Words You Don’t Say But Should
Words you don’t say but should drain energy like leeches.
When you don’t speak up, you dance with elephants.
Words you don’t say but should come with hidden consequences.
7 hidden consequences of words you don’t say but should:
Unspoken expectations turn into blame.
- You should have…
- You didn’t…
- Why didn’t you…
Once you blame someone, you aren’t responsible anymore. It’s false release.
#3. False impressions.
People think they’re successful until you drum up courage to talk about poor performance or toxic patterns.
Progress stalls when you choke on words that should be said.
#5. Low impact.
Do you want impactful leadership? Communicate a point of view instead of nodding like a bobble head.
Aspiration dies when it isn’t spoken.
Anger persists until solutions are sought.
The words you don’t say but should cause disappointment with yourself.
3 ways to say words you don’t say but should:
#1. Be brief.
- Assume you talk too long.
- Prepare your message.
- Only open your mouth to make things better. Accusation, defensiveness, and blame don’t make things better.
Don’t be seduced into bloviating by the sound of your own voice.
#2. Begin with the end in mind.
Don’t talk until you have a clear outcome in mind.
Determine the point, then get to the point.
Tell people the reason you’re talking.
- I want to clarify…
- I’m looking for your input.
- Let’s work to find a solution.
- I’d like us to choose a new way of…
#3. Learn what people need to know.
Don’t answer questions people aren’t asking.
When speaking to inform, ask, “What questions come to mind?”
Set clear direction and ask, “What do you need to know to take the next step?”
The most important goals of leadership communication are connecting with people and making things better.
What rules of communication are serving you well?
What words are difficult for leaders to say?
Leadership Communication: 10 Reasons to Shut Your Mouth Before it’s too Late
The Seven Golden Rules of Leadership
This message was very timely and necessary. I appreciate the idea “when you don’t speak words that you should, you dance with the elephants”. It’s so difficult to move forward when there is an elephant in the room… who would ever want to be a part of that?!
Thanks Rosanne. I think sometimes we forget there are negative consequences to things we don’t do.
A good reminder that what is NOT said often has more serious implications than what is expressed. I really like, “Unspoken expectations turn into blame.” This happens every day down in the trenches where actual work is being done. Great post!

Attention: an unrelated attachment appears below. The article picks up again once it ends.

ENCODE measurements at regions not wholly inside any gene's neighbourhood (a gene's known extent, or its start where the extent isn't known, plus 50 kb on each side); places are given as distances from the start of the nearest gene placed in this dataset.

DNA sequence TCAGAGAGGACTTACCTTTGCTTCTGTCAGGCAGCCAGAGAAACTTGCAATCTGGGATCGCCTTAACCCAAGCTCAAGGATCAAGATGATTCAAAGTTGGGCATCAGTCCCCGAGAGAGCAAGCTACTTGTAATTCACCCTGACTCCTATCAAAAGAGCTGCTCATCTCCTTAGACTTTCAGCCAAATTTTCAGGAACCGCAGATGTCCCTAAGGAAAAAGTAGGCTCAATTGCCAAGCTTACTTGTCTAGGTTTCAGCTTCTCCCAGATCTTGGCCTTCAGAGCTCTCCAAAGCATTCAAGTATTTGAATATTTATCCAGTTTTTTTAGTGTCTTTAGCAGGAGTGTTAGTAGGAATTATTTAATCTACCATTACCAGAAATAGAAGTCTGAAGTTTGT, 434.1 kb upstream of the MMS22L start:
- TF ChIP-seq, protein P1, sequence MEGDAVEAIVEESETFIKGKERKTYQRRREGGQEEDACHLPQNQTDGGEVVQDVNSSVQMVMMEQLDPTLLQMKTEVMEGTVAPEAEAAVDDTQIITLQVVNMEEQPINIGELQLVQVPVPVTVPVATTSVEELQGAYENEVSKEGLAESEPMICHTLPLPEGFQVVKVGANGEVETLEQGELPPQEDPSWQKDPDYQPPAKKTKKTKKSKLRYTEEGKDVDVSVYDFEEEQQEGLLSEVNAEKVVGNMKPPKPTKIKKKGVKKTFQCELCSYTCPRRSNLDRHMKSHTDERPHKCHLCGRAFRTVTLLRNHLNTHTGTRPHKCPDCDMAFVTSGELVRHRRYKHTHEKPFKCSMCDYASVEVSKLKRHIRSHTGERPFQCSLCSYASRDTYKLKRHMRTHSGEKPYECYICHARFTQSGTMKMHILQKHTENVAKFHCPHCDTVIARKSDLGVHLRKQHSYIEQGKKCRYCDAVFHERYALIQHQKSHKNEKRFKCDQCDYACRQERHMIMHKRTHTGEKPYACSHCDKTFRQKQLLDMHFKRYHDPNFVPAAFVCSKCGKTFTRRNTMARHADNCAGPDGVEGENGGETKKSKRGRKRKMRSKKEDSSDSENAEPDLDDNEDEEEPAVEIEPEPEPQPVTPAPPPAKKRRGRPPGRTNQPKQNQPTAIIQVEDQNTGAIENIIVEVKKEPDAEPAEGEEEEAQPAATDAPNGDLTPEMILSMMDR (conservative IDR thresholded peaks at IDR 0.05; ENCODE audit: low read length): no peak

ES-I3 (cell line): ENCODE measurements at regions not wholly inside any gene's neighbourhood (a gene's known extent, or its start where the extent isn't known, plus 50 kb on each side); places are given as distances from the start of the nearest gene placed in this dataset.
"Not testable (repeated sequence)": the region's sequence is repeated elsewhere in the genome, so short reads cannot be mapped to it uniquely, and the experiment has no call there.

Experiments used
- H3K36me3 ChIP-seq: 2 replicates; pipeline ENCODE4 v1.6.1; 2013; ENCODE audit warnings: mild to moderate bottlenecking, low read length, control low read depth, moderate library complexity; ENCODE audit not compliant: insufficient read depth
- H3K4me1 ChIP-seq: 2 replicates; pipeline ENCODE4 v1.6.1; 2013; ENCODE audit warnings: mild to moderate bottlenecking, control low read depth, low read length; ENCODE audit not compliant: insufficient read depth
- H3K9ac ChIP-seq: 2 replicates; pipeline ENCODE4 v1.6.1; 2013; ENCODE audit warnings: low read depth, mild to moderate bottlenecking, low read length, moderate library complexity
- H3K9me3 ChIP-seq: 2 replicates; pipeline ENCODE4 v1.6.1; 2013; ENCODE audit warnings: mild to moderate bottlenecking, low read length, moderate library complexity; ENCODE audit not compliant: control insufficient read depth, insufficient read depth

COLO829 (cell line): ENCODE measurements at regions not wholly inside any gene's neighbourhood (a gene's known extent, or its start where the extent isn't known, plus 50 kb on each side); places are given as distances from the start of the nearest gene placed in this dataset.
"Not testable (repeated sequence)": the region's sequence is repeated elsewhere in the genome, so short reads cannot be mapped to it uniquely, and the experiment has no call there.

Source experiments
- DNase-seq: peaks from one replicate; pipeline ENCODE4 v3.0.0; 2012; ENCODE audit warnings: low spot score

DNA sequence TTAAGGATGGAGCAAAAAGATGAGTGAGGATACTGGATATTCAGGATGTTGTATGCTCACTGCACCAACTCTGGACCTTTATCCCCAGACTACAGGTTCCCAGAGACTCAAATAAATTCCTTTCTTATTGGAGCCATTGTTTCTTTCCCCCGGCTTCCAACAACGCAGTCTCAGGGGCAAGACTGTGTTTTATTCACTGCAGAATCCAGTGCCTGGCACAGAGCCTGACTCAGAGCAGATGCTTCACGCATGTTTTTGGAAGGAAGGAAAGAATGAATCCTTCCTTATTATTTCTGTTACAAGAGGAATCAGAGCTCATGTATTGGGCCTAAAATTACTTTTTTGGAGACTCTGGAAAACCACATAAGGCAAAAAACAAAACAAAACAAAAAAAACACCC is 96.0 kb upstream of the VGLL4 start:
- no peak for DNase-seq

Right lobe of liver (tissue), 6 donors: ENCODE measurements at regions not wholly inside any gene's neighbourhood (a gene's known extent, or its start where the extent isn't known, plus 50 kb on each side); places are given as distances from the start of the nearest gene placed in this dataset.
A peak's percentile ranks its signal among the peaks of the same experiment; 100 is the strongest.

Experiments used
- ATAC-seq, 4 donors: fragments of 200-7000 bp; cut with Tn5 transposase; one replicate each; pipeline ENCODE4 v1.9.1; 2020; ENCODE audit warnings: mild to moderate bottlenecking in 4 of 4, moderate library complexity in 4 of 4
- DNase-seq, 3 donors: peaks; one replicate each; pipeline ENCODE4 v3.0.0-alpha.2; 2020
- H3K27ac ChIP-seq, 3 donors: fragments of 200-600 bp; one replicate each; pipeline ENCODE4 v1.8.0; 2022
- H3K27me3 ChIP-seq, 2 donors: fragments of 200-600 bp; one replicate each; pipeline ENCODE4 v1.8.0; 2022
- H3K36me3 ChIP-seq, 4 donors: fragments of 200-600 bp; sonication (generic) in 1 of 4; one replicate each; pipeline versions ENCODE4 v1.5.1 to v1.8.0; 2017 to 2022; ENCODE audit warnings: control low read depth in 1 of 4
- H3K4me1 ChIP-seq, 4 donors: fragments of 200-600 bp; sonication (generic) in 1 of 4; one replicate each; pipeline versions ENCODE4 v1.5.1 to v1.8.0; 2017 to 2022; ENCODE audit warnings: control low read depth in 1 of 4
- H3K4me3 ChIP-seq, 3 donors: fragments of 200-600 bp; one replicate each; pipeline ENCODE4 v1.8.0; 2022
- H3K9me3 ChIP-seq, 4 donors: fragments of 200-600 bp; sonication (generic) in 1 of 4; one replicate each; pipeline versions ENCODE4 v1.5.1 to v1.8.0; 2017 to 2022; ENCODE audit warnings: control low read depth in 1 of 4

Thank Jim. I appreciate you dropping in today. As I think about it, most of the negative consequences of not speaking up impact me first. Seems a little counter-productive to not say things that should be said.
I still grapple with knowing, “What SHOULD be said.”
“Don’t answer questions people aren’t asking” can be a two-edged sword for a leader. Sometimes, we answer those questions because we aren’t listening or we don’t understand what the other person needs. But sometimes, we have to answer those questions, because they are the real elephant in the room. The trick, of course, is figuring out whether those unasked questions need to be answered and, if so, when.
Wonderful observation, Jennifer. You might think of it as preventing issues before they arise. Sometimes people don’t know what to ask.
What comes to mind is informing people of the ramifications of decisions before asking for questions.
I suppose another concern is the questions people are afraid to ask.
Dealing with problematic situations
Levels of avoidance
1. Not saying the words you should.
2. Dancing around the issue. Using words that are vague and general. Sugar-coating the message.
3. Using words that directly address the issue.
Consider using this framework to have a difficult conversation:
–Ask, what was your goal in this situation.
–Describe the person’s behavior and why it was ineffective or inappropriate.
–Discuss and get agreement on required changes.
–Ask for commitment and plan to follow up in the future.
Thanks Paul. Useful and concise as always.
We might add, “With kindness,” when speaking directly.
Really good post today. Thanks, Dan.
I think you sometimes need to answer questions that aren’t being asked. Especially when you understand WHY those questions aren’t being asked!
“But” and “Should” are 2 additions I’d recommend, and they’re right there in your title.
“But” is a cancelling conjunction. It’s negative, and it erases anything in the beginning that has any kind of good will. “And” is additive. It builds on the good will of the what you were saying then adds to it. I’ll give you an example of the same sentence with the only difference being “but vs and”:
I love what you wrote here, but I have a couple of recommendations.
I love what you wrote here, and I have a couple of recommendations.
It changes the whole tone and tenor of what is being said. Now instead of immediately signaling disagreement and correction, I can propose agreement and then participation.
“Should” is a maybe word. It’s indecisive. It relies on hopes and dreams rather than data and certainty. It demonstrates a weak grasp of any situation. It certainly has it’s place, and in most cases it signals a lack of confidence and assertion. My recommendation is to replace it with an appropriate “need”, “must”, “will”, etc.
An example of a modified title using these recommendations: “Words you don’t say and must”